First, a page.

Groan. I only want to mention in passing the recent age old escapades (wife.mistress.nepotism.pregnant) of our deputy PM and how EMBARRASSING that this guy is part of our country's leadership. Embarrassing. What's even worse is the argument over semantics over whether he had a right to swindle employment within the department for his mistress.
There are industrial revolution arguments that state someone's personal life shouldn't have an effect on their business life - that we should judge the merits on the situation at hand. That might be true if said person was so well established in their own mind they could shift and change ethical behaviour on call. Something tells me that the mind, at it's core, retrieves from only one source - historical impressions. The only difference being that there is a larger consequence (due to law) that might impede the person from acting out professionally. And we know law can be fickle, strangled, squeezed out, manipulated and soon we may see robots taking over anyways in the courtroom.
Are you improving with your business?
I interviewed Kevin Casey of Banyan Botanicals (Ayurvedic herbal products online store in the US) about his personal development alongside the company's. He quoted his business mentor who told him "your business is improving 30% a year, are you?" It left a large impression on me with regards to the vehicle a small business can offer in terms of personal development. We all hear our business coaches talk about persistence, not giving up, owing it, keep your dreams alive, and so on. But we rarely hear anyone talk about HOW to get to those qualities. It's a boot camp mesmerising drill rather than a practical action plan.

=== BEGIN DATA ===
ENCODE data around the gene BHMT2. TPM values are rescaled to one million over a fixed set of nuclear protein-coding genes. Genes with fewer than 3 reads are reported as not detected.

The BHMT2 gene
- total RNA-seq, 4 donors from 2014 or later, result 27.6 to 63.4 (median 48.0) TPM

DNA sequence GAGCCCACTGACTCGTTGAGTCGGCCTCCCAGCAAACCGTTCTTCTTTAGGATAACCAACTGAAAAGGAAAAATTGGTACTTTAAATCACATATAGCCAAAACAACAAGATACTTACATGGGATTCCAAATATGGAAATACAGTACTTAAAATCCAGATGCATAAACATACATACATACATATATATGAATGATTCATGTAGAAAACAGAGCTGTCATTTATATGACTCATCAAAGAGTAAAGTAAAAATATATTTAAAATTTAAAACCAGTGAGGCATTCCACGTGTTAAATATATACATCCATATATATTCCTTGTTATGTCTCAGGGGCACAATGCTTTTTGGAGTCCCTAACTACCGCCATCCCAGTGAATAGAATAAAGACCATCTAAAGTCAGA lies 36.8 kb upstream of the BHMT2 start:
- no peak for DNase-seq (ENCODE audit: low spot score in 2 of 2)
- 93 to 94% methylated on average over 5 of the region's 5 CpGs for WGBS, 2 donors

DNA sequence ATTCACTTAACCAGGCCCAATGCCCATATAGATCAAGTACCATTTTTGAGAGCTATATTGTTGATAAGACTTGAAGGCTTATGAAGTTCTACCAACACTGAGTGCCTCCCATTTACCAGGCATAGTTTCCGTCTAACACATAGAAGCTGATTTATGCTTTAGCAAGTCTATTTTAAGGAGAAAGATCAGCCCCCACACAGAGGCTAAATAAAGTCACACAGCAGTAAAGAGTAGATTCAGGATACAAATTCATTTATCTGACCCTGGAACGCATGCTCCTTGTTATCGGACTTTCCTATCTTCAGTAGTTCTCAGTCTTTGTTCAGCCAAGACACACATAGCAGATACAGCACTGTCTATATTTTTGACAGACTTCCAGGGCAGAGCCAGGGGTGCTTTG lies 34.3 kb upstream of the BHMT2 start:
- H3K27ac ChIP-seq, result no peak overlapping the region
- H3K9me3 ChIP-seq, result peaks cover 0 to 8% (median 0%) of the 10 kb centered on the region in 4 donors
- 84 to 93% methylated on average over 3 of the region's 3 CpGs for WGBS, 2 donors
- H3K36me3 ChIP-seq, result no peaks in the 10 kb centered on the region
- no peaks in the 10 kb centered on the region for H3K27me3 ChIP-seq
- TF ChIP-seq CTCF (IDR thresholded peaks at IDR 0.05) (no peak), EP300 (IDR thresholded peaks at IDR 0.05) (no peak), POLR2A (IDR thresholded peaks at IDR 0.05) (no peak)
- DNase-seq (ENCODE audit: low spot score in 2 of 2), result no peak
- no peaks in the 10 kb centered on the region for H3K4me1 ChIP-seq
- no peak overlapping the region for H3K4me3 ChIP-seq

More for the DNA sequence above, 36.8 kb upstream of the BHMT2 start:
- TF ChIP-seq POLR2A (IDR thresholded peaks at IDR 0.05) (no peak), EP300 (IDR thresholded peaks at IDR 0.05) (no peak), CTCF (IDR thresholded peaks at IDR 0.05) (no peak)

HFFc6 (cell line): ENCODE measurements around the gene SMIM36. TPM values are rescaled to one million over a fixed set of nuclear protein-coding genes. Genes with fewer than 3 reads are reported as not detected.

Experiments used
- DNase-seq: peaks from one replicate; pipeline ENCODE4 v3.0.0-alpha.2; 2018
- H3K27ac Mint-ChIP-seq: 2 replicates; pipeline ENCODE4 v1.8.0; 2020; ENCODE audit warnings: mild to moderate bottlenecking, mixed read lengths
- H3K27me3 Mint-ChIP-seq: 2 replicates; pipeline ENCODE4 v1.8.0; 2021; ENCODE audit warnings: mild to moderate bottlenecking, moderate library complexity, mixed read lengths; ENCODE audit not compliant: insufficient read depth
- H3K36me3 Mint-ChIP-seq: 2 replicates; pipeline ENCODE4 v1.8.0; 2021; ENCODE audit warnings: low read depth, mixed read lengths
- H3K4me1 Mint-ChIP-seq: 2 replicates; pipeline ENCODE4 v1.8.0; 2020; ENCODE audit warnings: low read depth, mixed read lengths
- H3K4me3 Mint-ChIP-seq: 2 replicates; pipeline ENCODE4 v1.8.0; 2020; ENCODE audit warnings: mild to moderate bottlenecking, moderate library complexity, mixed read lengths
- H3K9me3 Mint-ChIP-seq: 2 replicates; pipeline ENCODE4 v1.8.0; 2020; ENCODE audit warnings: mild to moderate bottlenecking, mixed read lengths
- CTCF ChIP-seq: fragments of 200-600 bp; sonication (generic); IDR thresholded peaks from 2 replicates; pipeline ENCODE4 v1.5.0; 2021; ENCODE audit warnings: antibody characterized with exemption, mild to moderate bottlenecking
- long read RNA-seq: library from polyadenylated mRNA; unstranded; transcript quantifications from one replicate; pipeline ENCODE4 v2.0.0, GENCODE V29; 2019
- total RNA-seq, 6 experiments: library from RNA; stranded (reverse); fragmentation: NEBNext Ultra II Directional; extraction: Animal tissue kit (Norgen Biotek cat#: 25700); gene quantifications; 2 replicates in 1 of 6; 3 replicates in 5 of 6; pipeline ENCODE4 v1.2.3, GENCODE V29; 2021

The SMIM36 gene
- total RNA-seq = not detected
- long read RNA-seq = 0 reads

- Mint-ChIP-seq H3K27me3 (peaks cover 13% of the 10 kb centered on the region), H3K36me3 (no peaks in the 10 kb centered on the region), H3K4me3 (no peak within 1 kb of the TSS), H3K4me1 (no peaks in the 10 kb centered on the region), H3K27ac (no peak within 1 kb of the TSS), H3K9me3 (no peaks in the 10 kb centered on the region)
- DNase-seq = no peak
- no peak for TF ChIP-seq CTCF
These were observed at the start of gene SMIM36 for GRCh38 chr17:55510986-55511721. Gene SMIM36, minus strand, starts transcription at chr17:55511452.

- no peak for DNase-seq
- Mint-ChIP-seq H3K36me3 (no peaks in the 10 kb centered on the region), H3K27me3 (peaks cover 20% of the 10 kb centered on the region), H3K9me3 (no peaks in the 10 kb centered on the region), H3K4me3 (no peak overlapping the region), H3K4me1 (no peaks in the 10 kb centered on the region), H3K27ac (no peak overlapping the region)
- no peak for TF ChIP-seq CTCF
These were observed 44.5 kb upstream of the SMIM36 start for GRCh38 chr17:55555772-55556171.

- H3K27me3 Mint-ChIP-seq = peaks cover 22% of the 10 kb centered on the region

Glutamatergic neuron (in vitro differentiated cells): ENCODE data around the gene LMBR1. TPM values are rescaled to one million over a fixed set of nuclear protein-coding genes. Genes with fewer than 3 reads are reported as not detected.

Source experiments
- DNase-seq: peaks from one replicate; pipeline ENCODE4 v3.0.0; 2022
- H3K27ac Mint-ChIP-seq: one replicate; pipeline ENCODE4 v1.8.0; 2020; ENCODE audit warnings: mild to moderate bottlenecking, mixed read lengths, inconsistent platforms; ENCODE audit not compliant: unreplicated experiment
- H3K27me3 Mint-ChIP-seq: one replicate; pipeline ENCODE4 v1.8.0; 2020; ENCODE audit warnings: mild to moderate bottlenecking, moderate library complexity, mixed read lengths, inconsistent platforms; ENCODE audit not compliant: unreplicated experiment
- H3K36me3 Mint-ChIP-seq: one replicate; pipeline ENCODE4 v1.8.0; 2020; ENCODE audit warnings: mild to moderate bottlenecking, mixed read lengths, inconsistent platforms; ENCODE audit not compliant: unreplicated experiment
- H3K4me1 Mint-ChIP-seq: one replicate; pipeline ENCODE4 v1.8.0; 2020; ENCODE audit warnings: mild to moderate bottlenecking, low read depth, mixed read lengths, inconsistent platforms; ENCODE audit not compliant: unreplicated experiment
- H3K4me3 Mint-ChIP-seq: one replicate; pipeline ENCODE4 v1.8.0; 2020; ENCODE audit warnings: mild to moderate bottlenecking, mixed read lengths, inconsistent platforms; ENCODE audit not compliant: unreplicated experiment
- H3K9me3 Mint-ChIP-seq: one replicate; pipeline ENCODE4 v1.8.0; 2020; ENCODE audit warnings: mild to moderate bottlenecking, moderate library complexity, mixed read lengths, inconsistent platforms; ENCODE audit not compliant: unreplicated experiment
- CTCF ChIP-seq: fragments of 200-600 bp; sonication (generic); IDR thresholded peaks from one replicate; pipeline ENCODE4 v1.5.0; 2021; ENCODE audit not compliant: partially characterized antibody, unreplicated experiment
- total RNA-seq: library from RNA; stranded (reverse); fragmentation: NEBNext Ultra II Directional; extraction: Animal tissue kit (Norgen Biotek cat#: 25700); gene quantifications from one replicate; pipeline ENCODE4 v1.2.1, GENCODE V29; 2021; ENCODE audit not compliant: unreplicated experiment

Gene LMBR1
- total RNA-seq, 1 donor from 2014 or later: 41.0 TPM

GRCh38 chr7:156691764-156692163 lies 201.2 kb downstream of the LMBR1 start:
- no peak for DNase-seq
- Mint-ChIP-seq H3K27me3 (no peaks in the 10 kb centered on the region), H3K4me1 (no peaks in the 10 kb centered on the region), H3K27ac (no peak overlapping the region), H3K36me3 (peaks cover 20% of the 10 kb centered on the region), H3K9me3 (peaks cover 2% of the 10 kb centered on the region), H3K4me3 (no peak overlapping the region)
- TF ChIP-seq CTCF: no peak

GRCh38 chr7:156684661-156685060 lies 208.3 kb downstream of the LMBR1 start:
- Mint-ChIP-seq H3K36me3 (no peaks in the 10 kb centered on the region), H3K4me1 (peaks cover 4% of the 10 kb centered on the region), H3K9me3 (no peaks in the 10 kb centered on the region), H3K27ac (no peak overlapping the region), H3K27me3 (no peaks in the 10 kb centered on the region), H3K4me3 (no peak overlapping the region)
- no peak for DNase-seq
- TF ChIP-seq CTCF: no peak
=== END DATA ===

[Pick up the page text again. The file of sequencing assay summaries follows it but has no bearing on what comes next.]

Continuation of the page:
We all focus on striving to grow and the rags to riches stories, but we don't hear that many stories of people that grew and then couldn't handle the growth. We don't really see how people change during their business. Success can add a momentary glow to the skin but in time it can then be ravaged by lack of sleep, drinking to calm the nerves, bad digestion, and failed relationships. We might see that the business is growing, but we might be breaking apart in the background.
The Importance of Human Resources
I was on a contract role with a company where I was convinced the only purpose of their HR was putting on weekly parties and making sure they always walked around the office smiling. I'm sure they were able to provide advice to employees as to their rights and such, but you might also be able to find that via google. Some companies have merged accounting and HR together because it is seen as a mechanical operation, there to comply with basic laws so they don't get "in trouble". Reactive, just like old school accounting.
This is not the fault of the actual HR department or people in it, it is truly what is expected as the norm. Occasionally they might encourage team building weekends or offer personal development speakers that come in, but this is rare and the topics may not suit all. Even personal development must fit in with the standardised prescriptions.